Pacific Northwest Mahonia Evaluation Project
If you visit the south end of the South Seattle College’s campus, you’ll notice a field of plants surrounded by a chain-link fence with a sign that states, “WSDA Department of Agriculture Research Plot, Authorized Personnel Only!” What is this?
What you see is the Pacific Northwest Mahonia Evaluation Project—the brainchild of Landscape Horticulture Instructor Randall Hitchin. Its purpose is to evaluate the landscape value of about 90 species and cultivars of the plant genus Mahonia. While most people know Mahonia as Oregon-grape, the genus includes about 100 species native to western North America and east Asia. Only three are native to Washington state. Members of the east Asian group typically inhabit moist, shaded forest environments while species of the North American group are generally found in drier and more open habitats, including forest edge, chaparral, and desert. Most of the Mahonia species and cultivars are unknown in Pacific Northwest gardens, but they show great potential for the region’s nursery and landscape industry.
This research is supported by a grant from the Washington State Department of Agriculture (WSDA)—Nursery Research Funding and is taking place on South’s campus in collaboration with the college’s Landscape Horticulture Program. The plants will be evaluated for six years. Then the trial plants will go to South’s Arboretum, giving it probably the most extensive collection of Mahonia species and cultivars of any botanic garden in the nation!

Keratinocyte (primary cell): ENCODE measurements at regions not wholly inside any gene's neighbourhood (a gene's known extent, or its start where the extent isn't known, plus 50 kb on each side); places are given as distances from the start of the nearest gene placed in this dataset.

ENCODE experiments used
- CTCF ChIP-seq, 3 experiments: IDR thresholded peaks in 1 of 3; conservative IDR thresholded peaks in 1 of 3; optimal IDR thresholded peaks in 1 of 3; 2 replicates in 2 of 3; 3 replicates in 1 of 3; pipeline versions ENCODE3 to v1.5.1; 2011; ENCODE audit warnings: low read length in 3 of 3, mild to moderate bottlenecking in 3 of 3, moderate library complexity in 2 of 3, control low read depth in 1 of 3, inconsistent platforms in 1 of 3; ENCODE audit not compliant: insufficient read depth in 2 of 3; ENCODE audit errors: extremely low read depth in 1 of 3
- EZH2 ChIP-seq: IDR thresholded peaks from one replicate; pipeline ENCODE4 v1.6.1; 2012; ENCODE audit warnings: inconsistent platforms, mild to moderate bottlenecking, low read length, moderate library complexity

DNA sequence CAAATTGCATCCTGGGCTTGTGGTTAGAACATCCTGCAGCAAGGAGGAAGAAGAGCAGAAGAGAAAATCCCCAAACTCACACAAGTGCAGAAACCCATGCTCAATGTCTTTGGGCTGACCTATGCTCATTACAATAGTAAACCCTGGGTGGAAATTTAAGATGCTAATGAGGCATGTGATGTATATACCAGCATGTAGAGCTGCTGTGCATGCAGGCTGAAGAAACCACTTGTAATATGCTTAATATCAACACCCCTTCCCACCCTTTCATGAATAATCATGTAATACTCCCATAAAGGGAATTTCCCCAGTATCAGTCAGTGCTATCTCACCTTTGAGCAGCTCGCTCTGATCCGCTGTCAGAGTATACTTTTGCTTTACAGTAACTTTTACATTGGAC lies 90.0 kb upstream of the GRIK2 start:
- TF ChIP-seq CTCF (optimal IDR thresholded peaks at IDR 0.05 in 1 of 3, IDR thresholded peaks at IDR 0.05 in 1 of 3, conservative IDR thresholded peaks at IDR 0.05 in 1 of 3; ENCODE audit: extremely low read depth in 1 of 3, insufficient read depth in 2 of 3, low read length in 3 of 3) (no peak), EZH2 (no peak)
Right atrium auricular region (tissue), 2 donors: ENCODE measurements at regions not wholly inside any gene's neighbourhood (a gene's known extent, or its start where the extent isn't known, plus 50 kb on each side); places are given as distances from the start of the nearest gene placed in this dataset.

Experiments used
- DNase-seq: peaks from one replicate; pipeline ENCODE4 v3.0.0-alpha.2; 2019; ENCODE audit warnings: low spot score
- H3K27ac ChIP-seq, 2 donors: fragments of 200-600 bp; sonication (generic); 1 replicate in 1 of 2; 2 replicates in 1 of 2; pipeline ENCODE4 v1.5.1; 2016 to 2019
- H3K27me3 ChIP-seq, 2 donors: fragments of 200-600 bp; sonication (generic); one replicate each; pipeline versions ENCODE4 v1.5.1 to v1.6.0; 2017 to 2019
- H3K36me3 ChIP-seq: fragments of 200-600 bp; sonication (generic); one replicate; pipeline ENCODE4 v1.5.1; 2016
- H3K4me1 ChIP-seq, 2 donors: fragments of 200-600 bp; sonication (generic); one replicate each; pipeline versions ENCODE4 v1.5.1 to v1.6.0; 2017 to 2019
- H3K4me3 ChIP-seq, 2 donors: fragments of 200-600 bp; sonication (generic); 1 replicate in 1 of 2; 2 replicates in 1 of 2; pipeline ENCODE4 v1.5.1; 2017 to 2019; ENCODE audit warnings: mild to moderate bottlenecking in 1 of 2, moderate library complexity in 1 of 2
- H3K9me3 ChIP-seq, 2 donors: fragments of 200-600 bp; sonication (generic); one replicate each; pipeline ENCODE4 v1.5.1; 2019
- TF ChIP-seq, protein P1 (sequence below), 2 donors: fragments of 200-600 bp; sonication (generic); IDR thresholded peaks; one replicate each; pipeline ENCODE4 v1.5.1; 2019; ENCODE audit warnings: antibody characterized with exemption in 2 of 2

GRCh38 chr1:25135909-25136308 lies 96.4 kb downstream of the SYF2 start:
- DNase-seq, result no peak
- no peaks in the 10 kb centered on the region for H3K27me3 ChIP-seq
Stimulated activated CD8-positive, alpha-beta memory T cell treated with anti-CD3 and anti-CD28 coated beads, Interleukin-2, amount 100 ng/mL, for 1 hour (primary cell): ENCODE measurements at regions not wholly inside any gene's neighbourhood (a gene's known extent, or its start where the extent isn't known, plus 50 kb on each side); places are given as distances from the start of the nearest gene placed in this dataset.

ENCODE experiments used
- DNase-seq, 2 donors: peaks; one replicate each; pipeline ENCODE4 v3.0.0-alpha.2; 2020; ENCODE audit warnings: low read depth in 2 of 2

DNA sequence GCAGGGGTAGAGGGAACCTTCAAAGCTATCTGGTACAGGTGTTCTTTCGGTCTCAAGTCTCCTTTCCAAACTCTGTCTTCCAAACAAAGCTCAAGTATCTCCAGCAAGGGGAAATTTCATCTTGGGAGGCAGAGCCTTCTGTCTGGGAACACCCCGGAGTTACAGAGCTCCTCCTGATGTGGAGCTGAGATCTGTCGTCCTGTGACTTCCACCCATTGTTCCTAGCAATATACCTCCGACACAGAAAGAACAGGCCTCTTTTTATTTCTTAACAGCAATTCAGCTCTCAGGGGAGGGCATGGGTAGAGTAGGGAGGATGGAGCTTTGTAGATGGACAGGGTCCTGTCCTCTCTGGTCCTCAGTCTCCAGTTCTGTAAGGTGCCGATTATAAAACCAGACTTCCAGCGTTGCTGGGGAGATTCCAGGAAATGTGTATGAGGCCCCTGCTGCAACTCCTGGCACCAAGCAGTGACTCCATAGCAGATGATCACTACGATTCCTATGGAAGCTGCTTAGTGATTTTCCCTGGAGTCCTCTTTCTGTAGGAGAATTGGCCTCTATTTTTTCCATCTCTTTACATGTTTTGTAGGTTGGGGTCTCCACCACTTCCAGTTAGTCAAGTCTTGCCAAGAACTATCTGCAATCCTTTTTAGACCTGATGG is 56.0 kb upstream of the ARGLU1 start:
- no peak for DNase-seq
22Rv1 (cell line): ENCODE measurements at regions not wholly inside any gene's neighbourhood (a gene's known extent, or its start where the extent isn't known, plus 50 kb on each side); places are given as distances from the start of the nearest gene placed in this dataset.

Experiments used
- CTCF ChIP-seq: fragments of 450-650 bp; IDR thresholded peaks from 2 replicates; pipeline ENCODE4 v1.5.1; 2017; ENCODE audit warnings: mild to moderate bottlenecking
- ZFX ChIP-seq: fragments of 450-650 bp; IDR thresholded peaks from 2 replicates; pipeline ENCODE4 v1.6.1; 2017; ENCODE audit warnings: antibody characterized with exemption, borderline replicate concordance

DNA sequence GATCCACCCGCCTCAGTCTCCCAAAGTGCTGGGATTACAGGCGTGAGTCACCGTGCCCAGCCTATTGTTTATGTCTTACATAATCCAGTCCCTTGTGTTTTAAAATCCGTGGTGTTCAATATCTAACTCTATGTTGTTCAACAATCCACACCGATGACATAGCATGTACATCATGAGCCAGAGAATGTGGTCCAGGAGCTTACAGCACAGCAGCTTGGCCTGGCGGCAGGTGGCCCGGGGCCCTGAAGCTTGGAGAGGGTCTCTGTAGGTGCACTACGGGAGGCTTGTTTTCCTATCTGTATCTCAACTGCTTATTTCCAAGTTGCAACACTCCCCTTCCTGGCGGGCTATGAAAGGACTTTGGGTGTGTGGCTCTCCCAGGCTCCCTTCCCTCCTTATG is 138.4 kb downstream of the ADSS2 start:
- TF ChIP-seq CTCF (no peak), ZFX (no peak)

Members of the Mahonia team include: Randall Hitchin, project leader; Van Bobbitt, retired SSC horticulture instructor; Walt Bubelis, retired Edmonds Community College horticulture instructor; Dr. Ross Bayton, plant taxonomist and garden writer; and rotating student interns.
In addition, the Mahonia project is indebted to the many volunteers who have helped with planting, maintenance, data collection, and more. Volunteers have included current and former Landscape Horticulture students, WSU Master Gardeners, and teams from Kubota Gardens, Amazon, Microsoft, and University of Washington.
Learn more about this project and the dates of upcoming volunteer work parties.